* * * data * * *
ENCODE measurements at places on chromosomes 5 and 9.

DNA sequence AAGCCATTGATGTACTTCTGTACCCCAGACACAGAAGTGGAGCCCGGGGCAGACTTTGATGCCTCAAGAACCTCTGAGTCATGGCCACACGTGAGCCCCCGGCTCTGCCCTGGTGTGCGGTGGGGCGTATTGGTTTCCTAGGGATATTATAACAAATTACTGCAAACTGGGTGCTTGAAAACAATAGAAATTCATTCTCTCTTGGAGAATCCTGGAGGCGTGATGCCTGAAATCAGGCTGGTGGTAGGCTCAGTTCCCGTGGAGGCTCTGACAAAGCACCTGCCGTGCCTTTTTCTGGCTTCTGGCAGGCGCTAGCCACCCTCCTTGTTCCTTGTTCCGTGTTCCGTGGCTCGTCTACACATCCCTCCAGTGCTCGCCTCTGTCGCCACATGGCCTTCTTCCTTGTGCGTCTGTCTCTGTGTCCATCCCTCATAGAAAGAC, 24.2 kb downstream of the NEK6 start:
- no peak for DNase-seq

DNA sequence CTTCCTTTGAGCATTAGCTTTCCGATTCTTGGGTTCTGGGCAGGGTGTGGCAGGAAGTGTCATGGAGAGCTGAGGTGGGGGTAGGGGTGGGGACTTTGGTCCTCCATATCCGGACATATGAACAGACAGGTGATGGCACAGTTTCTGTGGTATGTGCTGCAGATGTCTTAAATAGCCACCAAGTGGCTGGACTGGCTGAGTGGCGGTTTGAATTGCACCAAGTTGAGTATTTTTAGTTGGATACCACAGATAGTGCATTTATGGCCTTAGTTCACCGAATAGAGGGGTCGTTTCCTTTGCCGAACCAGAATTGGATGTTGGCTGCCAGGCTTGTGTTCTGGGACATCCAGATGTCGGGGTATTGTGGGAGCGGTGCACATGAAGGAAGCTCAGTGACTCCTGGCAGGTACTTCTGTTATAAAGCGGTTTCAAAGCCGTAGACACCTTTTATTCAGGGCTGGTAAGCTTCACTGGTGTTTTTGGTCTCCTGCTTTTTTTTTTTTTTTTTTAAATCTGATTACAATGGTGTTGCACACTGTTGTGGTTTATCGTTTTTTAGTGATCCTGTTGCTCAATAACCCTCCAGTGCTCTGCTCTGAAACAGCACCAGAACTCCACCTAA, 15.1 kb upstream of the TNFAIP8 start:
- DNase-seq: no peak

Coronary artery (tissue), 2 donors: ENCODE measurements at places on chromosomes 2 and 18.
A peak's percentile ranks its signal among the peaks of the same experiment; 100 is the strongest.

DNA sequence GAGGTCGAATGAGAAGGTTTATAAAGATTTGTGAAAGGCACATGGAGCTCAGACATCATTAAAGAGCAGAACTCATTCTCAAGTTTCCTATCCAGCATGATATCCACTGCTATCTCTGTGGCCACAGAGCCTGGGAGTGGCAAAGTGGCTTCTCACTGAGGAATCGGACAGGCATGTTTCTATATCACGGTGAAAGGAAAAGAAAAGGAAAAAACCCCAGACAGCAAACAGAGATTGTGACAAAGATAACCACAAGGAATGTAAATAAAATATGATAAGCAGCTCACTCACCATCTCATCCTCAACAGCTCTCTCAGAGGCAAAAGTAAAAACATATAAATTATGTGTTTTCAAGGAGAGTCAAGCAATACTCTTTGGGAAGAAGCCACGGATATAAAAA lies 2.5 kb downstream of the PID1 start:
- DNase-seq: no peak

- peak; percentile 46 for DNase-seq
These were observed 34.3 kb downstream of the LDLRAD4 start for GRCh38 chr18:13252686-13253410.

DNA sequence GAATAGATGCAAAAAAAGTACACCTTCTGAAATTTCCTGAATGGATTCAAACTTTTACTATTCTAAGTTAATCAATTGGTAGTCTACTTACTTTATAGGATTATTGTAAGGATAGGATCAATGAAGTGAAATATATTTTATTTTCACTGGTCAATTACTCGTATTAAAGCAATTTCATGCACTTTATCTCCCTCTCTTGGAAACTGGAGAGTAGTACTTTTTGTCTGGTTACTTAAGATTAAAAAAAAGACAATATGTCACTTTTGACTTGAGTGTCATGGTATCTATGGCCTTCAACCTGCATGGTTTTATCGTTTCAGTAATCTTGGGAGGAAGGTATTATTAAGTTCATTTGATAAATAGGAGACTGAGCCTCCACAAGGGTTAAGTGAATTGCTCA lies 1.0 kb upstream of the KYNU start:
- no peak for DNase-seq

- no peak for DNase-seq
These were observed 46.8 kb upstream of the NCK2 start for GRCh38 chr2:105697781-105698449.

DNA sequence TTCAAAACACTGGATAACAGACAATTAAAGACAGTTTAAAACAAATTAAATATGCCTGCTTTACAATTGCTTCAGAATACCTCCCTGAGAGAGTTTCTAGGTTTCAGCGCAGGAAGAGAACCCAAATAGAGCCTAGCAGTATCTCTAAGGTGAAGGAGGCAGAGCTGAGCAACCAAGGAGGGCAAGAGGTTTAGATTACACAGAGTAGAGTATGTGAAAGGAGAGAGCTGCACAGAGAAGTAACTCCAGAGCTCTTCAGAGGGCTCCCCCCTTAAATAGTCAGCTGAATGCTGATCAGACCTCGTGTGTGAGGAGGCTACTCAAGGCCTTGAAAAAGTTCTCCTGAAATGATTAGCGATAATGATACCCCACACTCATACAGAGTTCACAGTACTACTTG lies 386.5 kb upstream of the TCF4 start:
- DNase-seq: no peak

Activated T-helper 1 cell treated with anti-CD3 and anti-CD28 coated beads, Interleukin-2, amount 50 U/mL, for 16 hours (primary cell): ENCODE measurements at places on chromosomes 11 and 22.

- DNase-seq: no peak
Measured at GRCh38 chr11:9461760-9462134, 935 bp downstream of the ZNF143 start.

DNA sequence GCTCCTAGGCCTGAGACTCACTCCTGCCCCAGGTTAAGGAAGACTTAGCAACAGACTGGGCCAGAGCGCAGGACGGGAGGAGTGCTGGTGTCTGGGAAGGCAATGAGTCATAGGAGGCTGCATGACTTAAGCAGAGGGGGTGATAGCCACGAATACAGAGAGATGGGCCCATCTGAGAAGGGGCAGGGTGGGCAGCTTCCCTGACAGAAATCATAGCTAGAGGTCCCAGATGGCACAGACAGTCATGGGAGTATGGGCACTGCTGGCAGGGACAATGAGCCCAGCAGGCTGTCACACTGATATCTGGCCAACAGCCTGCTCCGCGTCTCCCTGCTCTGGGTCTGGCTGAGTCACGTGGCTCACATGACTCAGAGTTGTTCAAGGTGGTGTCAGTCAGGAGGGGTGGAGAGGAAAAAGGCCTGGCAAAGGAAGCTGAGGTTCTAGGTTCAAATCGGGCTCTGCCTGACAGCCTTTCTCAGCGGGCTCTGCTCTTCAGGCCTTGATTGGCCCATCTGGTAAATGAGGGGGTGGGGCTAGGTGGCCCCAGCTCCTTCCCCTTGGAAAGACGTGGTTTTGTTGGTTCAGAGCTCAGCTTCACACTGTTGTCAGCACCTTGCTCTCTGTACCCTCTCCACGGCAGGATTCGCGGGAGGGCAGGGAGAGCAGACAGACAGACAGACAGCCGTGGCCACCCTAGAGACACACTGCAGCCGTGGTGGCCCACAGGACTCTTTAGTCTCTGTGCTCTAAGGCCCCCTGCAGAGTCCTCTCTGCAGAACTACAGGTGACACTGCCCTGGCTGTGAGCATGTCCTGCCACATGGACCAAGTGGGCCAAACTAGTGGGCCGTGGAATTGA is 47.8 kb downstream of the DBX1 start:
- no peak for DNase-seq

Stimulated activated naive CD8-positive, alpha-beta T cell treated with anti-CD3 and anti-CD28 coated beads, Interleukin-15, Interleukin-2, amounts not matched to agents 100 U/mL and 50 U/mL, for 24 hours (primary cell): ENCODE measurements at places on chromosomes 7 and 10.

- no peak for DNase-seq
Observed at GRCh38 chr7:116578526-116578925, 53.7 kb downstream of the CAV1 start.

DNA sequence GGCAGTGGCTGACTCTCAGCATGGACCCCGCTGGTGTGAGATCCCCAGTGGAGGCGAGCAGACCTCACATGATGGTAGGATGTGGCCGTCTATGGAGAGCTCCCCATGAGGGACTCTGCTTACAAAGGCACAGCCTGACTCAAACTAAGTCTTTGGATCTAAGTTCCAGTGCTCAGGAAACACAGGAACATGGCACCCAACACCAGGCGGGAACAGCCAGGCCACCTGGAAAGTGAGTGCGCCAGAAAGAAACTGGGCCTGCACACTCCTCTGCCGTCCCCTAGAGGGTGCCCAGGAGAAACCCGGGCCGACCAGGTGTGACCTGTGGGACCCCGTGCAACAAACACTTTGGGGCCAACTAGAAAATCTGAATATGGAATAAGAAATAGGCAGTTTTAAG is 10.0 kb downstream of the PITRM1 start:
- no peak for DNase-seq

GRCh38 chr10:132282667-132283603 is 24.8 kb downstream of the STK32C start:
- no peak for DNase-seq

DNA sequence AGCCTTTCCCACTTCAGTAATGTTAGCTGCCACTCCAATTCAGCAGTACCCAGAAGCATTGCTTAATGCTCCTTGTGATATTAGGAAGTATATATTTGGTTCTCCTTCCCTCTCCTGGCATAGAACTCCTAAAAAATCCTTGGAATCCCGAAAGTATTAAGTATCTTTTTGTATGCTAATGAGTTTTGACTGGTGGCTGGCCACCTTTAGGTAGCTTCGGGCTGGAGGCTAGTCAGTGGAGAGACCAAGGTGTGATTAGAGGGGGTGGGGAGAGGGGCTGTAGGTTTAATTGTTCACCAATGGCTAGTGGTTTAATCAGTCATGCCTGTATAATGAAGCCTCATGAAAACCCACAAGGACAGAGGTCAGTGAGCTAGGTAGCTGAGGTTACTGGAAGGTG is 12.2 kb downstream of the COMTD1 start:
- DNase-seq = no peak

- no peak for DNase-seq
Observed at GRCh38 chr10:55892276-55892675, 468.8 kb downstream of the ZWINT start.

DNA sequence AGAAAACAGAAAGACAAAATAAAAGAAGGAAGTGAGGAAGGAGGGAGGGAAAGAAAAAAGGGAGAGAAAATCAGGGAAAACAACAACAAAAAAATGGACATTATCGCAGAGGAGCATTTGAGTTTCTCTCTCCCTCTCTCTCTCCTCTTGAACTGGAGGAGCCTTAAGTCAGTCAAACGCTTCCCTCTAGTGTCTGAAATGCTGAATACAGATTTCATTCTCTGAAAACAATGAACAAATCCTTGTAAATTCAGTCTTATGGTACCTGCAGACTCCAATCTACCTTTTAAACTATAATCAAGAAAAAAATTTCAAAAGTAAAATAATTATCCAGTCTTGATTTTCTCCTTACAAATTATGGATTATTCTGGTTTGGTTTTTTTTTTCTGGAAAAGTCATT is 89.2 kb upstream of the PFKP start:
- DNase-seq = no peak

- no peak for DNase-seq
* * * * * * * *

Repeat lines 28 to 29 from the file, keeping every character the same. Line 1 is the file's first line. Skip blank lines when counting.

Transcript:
GRCh38 chr10:132282667-132283603 is 24.8 kb downstream of the STK32C start:
- no peak for DNase-seq